Travis Scott at the Santa Barbara Bowl | Credit: Paul Wellman (file)


On Saturday, November 6, thousands of peaceful people gathered at the Santa Barbara Bowl for the final concert of the 2021 fall season, Khruangbin. Lines for wristbands were long — some of the longest I’ve seen in two decades of covering shows there — yet the atmosphere remained festive and calm. I can’t be sure how many others were thinking about what had happened the night before in Texas, but it’s hard to imagine that the Astroworld tragedy had not had some impact on the members of Khruangbin, who call Houston home. In between feeling intense gratitude for the safe and sensible crowd and the kind and efficient staff at the Bowl, my mind kept going back to the wild night in 2017 when I saw Travis Scott at the Santa Barbara Bowl. Here’s the review I wrote of that show


Credit: Courtesy

An exceptional recital comes up this Friday at Campbell Hall, thanks to UCSB Arts and Lectures. Pianist Yuja Wang and violinist Leonidas Kavakos are both superstars on their instruments, and teaming up has led them to book virtually every major venue, including Carnegie Hall just last week, on November 4. This duo could play almost anything and make it an occasion, but that’s not what they’ve got planned. Friday’s concert features two sonatas by J.S. Bach and two very intense 20th-century sonatas, one by Ferruccio Busoni and the other by Dmitri Shostakovich. Both works plumb the depths of human emotion and expose feelings that might otherwise remain unexpressed. Busoni wrote his Sonata No. 2 at the turn of the century, beginning in 1898 and finishing his revisions in 1900. It’s a dark journey that goes slightly crazy in the extended finale.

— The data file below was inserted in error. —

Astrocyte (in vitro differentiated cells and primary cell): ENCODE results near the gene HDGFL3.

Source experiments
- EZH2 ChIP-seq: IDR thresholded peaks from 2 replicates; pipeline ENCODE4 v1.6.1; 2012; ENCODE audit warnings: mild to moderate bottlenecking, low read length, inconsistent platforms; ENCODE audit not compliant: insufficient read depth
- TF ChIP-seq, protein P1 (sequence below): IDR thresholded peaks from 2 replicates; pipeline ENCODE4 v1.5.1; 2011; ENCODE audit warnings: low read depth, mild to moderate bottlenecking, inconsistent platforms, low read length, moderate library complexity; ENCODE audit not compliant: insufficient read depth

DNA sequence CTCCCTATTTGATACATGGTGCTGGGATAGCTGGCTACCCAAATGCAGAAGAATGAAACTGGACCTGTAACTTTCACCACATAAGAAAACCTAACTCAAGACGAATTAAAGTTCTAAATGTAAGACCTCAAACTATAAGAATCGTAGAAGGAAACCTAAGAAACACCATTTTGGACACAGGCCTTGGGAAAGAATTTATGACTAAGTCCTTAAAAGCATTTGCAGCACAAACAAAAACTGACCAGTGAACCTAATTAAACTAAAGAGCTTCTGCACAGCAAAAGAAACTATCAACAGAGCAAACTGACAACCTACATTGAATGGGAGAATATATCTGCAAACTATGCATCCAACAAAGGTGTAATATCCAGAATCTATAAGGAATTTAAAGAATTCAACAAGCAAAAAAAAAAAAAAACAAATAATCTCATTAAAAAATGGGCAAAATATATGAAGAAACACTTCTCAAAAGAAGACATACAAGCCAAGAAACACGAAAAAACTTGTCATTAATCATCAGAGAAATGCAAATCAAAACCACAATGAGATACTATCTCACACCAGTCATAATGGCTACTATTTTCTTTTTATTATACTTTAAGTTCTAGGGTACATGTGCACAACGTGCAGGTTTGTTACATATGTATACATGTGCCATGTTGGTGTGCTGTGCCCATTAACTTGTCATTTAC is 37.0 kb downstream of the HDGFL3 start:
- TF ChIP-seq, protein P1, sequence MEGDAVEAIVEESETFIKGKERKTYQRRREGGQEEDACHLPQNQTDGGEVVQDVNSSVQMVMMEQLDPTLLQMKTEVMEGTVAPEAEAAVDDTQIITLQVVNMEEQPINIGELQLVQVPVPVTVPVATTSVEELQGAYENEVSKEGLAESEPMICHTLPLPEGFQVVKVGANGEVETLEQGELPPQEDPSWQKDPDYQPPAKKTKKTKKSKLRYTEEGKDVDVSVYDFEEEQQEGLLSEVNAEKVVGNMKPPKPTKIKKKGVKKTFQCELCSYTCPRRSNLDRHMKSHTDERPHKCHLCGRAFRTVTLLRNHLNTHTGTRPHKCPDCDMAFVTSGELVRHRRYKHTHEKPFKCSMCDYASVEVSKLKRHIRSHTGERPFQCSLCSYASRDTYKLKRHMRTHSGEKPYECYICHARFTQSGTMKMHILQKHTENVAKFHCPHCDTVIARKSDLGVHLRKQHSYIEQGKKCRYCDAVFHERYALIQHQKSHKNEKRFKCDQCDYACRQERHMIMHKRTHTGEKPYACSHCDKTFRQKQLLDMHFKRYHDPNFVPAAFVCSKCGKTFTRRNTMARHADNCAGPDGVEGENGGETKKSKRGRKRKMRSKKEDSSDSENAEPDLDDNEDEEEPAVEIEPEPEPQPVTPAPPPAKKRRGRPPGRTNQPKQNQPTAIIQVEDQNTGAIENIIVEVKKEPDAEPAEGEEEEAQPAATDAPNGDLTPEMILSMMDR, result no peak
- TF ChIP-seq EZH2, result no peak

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Shostakovich wrote the Sonata for Violin and Piano in G major, Op. 134, in 1968 for his friend and fellow Russian, violinist David Oistrakh. For those familiar with the arc of Shostakovich’s long and productive career, this late date will signify something important — that the composer was finally out from the shadow of Joseph Stalin, the dictator who had persecuted the composer on and off since at least 1936, when he was declared “an enemy of the people.” A great deal has been written about the various ways in which Shostakovich registers the experience of totalitarian oppression through his music, and the subject remains unsettled to this day. Some listeners hear the sounds of capitulation to ideological pressure; others detect subliminal messages of satire and resistance. 

When Carnegie Hall chose an orchestra and a soloist to celebrate their grand reopening night on October 5, 2021, they went with the Philadelphia Orchestra conducted by Yannick Nézet-Séguin with Yuja Wang performing Shostakovich’s Piano Concerto No. 2 from 1957. Wang elicited high praise for her spirited performance of a piece she’s been playing for several years now. Keeping this in mind, and knowing what Leonidas Kavakos is capable of, the audience for Friday evening’s concert at Campbell Hall should expect nothing less than the best and most exciting classical music performance available in the world at this moment. What can music do in the face of overwhelming oppression and devastating fear?

There’s one way to find out — be there on Friday. For tickets and information, visit The concert begins early at 7 p.m., and there will be a conversation between Kavakos and UCSB professor of musicology Derek Katz before the show in Mosher Alumni House. That talk is free and open to all ticket holders.

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